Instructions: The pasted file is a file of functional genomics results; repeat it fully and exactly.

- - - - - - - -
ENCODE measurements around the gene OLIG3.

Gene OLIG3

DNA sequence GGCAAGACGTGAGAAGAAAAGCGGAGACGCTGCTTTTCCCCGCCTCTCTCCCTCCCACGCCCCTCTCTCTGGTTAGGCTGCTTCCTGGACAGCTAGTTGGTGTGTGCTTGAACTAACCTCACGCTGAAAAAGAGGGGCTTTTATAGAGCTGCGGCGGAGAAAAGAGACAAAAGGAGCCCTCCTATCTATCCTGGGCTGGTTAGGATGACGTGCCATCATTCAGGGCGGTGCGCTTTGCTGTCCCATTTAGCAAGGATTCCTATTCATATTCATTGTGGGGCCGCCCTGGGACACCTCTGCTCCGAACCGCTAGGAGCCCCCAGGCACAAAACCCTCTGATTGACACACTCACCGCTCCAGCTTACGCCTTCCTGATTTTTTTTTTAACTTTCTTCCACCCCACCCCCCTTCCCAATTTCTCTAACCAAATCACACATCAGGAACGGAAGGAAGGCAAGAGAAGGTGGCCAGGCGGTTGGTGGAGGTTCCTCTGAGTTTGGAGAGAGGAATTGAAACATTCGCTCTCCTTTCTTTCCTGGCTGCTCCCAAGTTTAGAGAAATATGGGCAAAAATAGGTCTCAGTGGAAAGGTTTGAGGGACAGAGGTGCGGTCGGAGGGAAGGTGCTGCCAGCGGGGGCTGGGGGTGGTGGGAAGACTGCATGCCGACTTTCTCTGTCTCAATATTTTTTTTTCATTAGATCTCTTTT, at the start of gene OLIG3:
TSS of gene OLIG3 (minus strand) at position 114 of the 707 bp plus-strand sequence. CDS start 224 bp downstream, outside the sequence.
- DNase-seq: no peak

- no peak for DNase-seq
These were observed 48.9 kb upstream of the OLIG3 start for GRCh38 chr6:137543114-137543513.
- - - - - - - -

ENCODE measurements around the gene OLIG3.

Gene OLIG3

DNA sequence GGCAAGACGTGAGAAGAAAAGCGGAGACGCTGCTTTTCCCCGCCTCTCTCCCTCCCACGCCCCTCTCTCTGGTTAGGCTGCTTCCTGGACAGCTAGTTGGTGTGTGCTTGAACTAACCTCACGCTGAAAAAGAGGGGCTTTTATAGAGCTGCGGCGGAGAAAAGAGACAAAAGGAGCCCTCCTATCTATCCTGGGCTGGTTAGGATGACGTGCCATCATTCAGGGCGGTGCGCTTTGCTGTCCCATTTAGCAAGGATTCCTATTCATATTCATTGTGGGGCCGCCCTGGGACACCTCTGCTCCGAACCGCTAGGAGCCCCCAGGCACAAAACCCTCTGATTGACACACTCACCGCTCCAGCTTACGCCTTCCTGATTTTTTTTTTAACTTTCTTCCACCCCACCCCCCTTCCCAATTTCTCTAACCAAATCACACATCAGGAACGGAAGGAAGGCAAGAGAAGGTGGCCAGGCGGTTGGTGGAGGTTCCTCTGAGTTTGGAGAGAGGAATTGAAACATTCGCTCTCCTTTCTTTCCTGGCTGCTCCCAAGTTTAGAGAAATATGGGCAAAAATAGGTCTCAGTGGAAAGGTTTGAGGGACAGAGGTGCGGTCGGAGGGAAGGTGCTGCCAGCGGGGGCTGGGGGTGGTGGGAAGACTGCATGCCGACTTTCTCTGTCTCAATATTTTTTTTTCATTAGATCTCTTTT, at the start of gene OLIG3:
TSS of gene OLIG3 (minus strand) at position 114 of the 707 bp plus-strand sequence. CDS start 224 bp downstream, outside the sequence.
- DNase-seq: no peak

- no peak for DNase-seq
These were observed 48.9 kb upstream of the OLIG3 start for GRCh38 chr6:137543114-137543513.